A songbird strategically modifies its blinking behavior when viewing human faces Academic Article uri icon


  • Even though blinking is necessary to maintain clear vision in many species, blinking is likely costly because it temporarily impairs vision. Given this cost, individuals can strategically modify their blinking behavior to minimize information loss. We tested whether a songbird species modifies its blinking behavior when viewing potential threats (human faces). We recorded the blinking behavior of captive great-tailed grackles (Quiscalus mexicanus) before, during, and after they viewed human face stimuli or control stimuli (tree bark as well as scrambled versions of human faces and tree bark). We found that the birds inhibited their blinking behavior the most when viewing human faces versus controls. In addition, they inhibited their blinking behavior more when viewing human faces that were directed rather than averted. Furthermore, when viewing the human faces, their blinking behavior was modified based on reactivity. These results suggest that a songbird can strategically modify its blinking behavior based on its perceived level of risk.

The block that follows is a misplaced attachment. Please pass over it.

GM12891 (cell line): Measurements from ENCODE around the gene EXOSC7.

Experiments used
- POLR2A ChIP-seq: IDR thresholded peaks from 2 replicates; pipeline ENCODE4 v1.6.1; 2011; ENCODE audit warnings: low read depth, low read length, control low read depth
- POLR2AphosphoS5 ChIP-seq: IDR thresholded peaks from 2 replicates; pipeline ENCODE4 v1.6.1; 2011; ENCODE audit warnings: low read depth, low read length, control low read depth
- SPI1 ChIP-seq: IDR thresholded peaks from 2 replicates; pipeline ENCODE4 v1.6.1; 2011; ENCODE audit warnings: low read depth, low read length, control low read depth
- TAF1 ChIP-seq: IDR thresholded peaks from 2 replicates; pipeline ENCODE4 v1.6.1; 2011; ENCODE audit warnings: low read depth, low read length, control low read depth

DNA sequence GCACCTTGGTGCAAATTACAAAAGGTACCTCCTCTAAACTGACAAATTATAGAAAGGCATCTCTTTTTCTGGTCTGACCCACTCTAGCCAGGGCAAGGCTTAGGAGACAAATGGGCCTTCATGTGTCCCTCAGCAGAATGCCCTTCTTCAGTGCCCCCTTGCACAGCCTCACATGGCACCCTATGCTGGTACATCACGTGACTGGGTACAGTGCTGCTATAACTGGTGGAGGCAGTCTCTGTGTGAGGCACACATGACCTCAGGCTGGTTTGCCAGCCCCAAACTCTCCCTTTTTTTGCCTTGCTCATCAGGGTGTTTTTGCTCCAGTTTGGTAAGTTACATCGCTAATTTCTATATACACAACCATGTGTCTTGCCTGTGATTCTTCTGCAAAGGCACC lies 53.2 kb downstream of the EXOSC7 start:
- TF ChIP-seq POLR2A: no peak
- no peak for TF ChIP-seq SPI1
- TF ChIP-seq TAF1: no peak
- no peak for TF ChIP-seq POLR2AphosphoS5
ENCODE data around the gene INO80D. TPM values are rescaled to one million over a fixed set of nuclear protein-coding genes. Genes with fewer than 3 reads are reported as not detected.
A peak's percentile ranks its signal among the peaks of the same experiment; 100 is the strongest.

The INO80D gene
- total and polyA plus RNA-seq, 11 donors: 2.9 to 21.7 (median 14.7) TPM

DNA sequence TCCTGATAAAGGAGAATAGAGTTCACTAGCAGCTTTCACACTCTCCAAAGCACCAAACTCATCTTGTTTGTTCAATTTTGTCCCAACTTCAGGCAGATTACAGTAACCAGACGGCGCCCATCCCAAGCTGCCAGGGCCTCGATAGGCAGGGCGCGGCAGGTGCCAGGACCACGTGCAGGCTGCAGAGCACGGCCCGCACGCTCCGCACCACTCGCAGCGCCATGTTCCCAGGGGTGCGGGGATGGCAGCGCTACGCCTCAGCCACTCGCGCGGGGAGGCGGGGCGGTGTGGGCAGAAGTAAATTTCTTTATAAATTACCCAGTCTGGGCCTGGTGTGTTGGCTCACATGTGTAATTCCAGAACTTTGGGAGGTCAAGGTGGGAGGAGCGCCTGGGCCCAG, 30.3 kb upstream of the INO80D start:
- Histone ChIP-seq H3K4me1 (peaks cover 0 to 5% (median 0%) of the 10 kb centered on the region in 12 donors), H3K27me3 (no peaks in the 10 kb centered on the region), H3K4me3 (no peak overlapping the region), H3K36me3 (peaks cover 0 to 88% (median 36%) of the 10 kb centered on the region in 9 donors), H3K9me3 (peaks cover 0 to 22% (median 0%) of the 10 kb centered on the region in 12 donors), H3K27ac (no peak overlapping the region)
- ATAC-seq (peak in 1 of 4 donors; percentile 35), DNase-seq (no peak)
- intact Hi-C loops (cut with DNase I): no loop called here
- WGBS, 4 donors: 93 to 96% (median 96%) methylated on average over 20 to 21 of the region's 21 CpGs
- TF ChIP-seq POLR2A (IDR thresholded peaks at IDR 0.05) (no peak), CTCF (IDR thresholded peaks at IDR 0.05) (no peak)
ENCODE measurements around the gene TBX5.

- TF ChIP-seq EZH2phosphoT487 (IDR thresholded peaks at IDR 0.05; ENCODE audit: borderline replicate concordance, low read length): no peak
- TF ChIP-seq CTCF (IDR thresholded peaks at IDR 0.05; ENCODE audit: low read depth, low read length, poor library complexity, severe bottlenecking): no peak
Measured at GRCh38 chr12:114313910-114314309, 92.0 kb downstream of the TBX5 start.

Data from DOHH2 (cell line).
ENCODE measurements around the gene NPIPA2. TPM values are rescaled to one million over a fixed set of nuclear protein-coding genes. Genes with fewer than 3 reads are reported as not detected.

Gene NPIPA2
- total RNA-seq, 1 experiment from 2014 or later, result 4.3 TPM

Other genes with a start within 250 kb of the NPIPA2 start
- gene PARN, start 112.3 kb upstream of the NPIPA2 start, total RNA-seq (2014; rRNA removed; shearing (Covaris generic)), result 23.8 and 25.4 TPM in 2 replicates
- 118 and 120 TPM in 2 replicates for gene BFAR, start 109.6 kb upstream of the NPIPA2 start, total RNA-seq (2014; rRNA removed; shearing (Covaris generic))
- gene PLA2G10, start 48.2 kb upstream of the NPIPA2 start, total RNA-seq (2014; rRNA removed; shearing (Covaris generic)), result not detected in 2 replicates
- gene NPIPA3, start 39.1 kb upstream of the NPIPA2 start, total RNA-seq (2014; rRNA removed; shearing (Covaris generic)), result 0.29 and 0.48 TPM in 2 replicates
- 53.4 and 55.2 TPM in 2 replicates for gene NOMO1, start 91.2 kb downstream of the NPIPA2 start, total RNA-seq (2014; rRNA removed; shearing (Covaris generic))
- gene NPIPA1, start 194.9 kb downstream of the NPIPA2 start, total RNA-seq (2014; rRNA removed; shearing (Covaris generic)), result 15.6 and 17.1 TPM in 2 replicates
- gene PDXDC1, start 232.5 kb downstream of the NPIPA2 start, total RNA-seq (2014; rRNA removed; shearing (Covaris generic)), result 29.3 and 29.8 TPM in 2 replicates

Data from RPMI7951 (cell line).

author list (cited authors)

  • Yorzinski, J. L., Walker, M. K., & Cavalier, R.

publication date

  • January 1, 2021 11:11 AM